Spot metering is ideal for obtaining correct exposures when subjects are strongly backlit and also where there is a significant difference in brightness between the subject and the background.

Exposure Compensation and Bracketing

Exposure compensation lets you increase or decrease overall brightness when the metering system fails to provide correct exposure levels. The camera responds by automatically adjusting the shutter speed and aperture values. (Flash exposure compensation provides similar adjustments for flash output levels.)

Bracketing involves taking a series of shots with slightly different camera settings from those determined by the camera’s automatic measurements. Auto exposure bracketing (AEB) changes the exposure from between one and three f-stops of under-exposure to the same amount of over-exposure.  

Most cameras take three to five shots, with the middle shot at the metered value and the others above and below it. At least one should be correctly exposed.


A typical exposure bracketing sequence of five shots.

Bracketing is useful for bright beach and snow scenes, where the camera’s metering system can be overwhelmed and may under-expose shots, often quite severely.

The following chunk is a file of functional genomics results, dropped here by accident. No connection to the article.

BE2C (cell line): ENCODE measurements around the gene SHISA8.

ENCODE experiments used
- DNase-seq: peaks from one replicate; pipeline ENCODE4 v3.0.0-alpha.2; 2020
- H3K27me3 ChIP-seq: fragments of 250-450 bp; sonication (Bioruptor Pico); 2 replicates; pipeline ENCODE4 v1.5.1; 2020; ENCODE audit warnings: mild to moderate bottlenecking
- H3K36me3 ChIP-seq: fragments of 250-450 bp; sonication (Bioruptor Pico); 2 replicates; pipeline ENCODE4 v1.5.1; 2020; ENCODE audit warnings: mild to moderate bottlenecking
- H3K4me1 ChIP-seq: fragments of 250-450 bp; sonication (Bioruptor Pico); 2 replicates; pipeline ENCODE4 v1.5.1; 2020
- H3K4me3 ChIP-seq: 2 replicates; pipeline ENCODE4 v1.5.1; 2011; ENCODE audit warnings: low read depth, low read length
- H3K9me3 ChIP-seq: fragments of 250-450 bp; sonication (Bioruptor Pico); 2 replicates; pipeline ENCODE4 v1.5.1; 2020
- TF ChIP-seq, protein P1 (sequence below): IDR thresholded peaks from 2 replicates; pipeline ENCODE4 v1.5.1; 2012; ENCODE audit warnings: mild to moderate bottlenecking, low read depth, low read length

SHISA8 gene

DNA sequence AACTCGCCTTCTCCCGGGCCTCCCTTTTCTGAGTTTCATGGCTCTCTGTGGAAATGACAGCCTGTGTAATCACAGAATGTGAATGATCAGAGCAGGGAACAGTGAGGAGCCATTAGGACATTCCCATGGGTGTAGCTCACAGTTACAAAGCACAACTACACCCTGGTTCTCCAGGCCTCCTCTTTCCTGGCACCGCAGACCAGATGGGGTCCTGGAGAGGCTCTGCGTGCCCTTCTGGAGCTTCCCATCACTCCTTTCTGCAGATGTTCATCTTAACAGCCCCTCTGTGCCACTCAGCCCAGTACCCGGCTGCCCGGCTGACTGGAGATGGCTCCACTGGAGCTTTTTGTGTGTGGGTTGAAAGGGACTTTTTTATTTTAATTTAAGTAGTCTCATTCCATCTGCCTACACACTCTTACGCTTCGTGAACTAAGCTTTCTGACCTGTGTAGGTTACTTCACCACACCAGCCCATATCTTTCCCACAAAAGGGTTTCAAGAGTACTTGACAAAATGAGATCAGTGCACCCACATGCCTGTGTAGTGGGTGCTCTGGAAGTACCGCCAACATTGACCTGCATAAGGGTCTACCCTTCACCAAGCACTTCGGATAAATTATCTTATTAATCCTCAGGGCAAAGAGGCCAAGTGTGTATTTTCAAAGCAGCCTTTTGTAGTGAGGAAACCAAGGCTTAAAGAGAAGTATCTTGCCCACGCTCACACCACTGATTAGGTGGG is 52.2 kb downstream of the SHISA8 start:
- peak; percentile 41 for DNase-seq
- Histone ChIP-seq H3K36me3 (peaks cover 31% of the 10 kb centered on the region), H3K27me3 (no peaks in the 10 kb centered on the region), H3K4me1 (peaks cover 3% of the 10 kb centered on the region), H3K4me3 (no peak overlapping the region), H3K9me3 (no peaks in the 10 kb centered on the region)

Other functions that can be bracketed include white balance, flash exposure and focus. White balance bracketing uses in-camera processing to change the colour balance across two axes: amber/blue and magenta/green.  

Flash bracketing is like exposure bracketing for flash but normally adjusts the flash output without changing the camera’s exposure settings. Focus bracketing involves making small changes to the focus position. Some cameras provide ISO bracketing and bracketing of effects filters.

Dynamic Range Adjustments

While people can see a very wide range of tones, cameras have difficulty recording subjects with an extremely wide brightness range. In-camera dynamic range compensation compresses both the brightest and darkest tones in the scene until they fit within the sensor’s recording range.  

These systems work best on images with modest brightness ranges. Images with very wide brightness ranges can end up looking unnatural and over-processed. Dynamic range adjustments are only applied to JPEGs. Raw files record more image data and provide greater scope for ‘developing’ highlights and shadows in images.